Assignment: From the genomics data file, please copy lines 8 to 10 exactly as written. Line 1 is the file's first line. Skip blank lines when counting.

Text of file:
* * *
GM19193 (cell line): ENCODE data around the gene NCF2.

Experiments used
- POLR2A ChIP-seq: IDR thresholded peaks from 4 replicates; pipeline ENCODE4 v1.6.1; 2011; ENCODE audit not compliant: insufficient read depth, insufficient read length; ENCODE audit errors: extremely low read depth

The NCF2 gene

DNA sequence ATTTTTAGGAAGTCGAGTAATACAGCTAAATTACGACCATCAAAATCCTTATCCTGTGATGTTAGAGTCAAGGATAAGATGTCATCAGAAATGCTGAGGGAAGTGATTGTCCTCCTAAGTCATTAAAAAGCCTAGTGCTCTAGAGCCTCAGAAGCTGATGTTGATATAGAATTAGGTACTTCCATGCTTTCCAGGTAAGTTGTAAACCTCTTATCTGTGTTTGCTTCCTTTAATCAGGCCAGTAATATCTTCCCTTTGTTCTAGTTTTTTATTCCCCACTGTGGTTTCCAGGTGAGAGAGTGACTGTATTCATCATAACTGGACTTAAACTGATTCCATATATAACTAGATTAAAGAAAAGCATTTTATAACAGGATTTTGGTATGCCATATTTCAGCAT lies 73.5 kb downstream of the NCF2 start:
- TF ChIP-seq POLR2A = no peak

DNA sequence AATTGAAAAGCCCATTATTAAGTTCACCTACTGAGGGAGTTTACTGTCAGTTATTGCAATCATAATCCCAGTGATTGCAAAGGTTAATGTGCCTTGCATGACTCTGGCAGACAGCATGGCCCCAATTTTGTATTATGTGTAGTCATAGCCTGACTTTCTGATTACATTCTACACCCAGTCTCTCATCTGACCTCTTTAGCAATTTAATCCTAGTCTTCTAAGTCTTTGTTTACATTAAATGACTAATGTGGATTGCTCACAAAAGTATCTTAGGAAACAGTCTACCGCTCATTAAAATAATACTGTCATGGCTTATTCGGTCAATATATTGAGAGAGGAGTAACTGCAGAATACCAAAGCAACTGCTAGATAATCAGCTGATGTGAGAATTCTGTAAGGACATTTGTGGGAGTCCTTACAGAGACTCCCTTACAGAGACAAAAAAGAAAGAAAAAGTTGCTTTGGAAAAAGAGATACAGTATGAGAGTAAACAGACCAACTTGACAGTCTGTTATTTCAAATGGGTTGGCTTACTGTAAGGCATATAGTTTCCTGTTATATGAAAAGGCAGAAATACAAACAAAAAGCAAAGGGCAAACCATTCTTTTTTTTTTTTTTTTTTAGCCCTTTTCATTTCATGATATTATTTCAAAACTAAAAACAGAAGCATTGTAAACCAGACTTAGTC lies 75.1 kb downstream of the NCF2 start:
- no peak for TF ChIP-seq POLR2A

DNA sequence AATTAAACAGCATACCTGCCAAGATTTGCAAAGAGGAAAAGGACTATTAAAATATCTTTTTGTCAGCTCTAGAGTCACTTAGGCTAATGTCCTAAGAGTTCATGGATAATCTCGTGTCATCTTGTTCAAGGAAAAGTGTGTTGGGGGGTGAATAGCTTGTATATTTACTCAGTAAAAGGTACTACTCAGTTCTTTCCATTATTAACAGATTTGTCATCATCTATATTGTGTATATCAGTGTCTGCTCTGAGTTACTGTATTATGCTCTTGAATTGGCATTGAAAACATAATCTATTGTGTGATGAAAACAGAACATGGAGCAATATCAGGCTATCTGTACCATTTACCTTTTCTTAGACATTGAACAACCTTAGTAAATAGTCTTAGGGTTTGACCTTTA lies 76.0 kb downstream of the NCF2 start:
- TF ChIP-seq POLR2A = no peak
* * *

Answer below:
- no peak for TF ChIP-seq POLR2A

DNA sequence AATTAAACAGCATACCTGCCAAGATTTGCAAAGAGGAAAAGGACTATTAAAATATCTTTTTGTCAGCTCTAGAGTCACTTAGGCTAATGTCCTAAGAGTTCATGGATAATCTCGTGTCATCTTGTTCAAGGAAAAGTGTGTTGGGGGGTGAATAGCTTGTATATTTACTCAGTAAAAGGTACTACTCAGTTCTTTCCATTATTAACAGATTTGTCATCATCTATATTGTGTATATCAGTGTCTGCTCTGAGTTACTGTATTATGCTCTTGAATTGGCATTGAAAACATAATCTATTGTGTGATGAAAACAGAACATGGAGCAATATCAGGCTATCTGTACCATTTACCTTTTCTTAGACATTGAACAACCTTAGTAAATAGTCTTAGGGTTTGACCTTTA lies 76.0 kb downstream of the NCF2 start:
- TF ChIP-seq POLR2A = no peak